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Segue 11: Fall 2013  ||  Barbara Maloutas


about the author


Barbara Maloutas is the 2008 Sawtooth Poetry Prize winner for The Whole Marie, (Ahsahta Press). Her books and chapbooks include In a Combination of Practices (New Issues Press), of which anything consists (Diagram/New Michigan Press), Coffee Hazilly (Beard of Bees), Practices (Diagram/New Michigan Press) and Her Not Blessed  (Les Figues Press). Her work is included in two anthologies: Intersections: Innovative Poets of Southern California (Green Integer) and The L.A. Telephone Book, Vol. 1. Her work has appeared in journals including Aufgabe, FreeVerse, Tarpaulin Sky, Segue, Good Foot, The New Review of Literature, bird dog, dusie, elimae, Interbirth Books, Greatcoat, OR, kadar koli, Octopusand Puerto del Sol.


about the work


The prose poems in the final section of the unpublished manuscript entitled Field Studies in an Infinite Universe, are thematically similar but were made and collected over time. The section title, Not Even Their Mother, could imply a missing word or words like—Knew, Cared, Could Help, Survived or another word or word combination. The choices seem endless. Even suggests something surprising or unlikely.The states of motherhood and poetry expect and look for interruption and a jagged response. The poems in Not Even Their Mother are dialogic directly and indirectly. The second poem, “Crossing,” ends with the words of a neighbor in answer to a mother’s question. It is what the mother wanted to hear, “Don’t worry. Don’t be silly.” There is no resolution to questions raised. The poems are small investigations, tending slightly toward subversion, since they consider things or incidents not usually worthy of attention in a poetic text.

Each of the poems follows the movement of consciousness itself and exists so that the text can exist. Although I call them prose poems and not stories, there are elements of the made story in each, perhaps not the complete structure of a story, but a suggestion of one, that allows various interpretations. There is little “about” about these poems, but hopefully they do undermine the boundaries and balance between the creative and the object.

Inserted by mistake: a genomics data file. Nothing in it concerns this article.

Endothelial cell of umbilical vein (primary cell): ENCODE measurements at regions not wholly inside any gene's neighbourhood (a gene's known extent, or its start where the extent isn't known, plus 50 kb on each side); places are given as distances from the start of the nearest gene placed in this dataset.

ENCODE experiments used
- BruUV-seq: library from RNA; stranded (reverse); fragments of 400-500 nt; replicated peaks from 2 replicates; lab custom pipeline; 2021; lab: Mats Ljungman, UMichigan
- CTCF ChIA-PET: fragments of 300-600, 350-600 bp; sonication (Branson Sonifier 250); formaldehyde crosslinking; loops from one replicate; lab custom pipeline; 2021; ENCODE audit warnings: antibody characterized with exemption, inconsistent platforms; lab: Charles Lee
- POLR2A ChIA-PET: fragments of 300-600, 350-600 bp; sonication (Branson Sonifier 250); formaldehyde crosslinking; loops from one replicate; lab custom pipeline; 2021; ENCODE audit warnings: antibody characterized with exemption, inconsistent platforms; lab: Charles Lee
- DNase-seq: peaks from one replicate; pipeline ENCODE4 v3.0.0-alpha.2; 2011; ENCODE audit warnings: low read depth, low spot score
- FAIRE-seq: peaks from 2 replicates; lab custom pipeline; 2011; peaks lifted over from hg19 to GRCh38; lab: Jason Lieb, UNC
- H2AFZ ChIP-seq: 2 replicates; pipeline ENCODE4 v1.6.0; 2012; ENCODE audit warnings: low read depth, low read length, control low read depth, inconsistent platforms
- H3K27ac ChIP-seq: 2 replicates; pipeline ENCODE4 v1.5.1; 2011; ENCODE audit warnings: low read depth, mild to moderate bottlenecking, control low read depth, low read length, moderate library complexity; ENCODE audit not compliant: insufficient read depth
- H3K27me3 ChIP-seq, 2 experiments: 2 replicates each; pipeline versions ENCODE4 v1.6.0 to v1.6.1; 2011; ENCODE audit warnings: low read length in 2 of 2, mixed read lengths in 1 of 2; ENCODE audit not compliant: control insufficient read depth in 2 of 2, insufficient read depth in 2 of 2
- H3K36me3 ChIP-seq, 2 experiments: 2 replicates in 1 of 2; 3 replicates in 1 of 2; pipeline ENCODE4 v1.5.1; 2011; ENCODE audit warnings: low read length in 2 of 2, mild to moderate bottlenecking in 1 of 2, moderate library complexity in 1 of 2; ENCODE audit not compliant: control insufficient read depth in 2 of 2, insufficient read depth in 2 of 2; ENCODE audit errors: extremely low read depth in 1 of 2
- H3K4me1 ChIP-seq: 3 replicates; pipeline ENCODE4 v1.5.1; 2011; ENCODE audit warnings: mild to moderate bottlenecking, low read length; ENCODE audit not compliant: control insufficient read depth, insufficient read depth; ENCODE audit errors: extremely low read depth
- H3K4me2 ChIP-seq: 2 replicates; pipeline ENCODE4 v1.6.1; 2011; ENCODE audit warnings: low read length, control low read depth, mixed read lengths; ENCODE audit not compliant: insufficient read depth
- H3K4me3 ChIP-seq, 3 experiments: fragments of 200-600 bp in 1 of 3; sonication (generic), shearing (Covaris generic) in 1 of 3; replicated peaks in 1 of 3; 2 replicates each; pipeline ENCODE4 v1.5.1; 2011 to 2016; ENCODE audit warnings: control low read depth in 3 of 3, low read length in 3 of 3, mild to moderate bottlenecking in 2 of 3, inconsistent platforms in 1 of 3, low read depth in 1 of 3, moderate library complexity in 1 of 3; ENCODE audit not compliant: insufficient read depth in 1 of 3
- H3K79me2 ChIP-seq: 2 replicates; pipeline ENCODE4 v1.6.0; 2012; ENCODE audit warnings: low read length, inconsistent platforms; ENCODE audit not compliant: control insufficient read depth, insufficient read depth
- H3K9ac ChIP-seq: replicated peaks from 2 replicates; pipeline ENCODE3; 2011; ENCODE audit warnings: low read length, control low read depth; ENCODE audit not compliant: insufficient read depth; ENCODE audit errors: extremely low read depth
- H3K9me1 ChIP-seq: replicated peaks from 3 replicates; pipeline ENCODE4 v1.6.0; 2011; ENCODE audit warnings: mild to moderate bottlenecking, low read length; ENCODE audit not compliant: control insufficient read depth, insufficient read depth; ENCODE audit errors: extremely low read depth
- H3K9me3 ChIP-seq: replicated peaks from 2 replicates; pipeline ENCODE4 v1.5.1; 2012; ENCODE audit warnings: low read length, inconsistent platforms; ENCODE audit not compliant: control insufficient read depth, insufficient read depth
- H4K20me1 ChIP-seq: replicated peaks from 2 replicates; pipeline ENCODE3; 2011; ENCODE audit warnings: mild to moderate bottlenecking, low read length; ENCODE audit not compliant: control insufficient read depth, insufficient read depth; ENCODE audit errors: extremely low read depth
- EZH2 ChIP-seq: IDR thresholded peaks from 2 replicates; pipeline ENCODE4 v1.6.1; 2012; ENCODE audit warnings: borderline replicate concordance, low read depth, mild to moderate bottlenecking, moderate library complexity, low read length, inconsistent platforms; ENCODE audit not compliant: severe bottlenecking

The illusion that they are autobiographical may not be an illusion, at least not completely, but characters are secondary to the text.  If I were not a mother, it would not have occurred to me to delve into this theme. What do I think a mother thinks about, as mother? How does she say what she thinks?

Years ago I realized that my poems had strong psychological leanings when a female painter emailed me saying that she really liked my poetry. As soon as I could I left my office to visit a gallery on “gallery row” in Los Angeles to see her paintings. One of her paintings was of a body bag (with a body in it) lying in the bottom of a clothing closet. Her work was a visual representation of my kind of text work.

The opening piece, “Theory,” speaks about a grown son, a mother and the son’s friends, one in particular. Her noticing certain attractive physical things about one of the friends and therefore about herself, is the “about” of this poem. The third piece is not a direct revelation of poet’s psychology, but more a persona poem and an investigation into the dramatic physical connection of a mother with a baby: “She is pretty much bursting out of that red dress for him.” The fourth piece places the male child at the center and questions the clichéd position of women in the domestic setting. In the final piece I again used a “baby-talk” ending with the “choo-choo” train buildings around the bookstore courtyard. In “Crossing” I used the word “boing” to describe the reflex action of a baby’s legs.           

The difficult part is keeping a balance between the story and the consciousness of the text. I do this after the poems have been around in rough form for a while. It is usually a cutting away, adding a slight connection here or taking one word away there, being cleaner grammatically, deciding how much ambiguity and irresolution to allow, including some mistakes.


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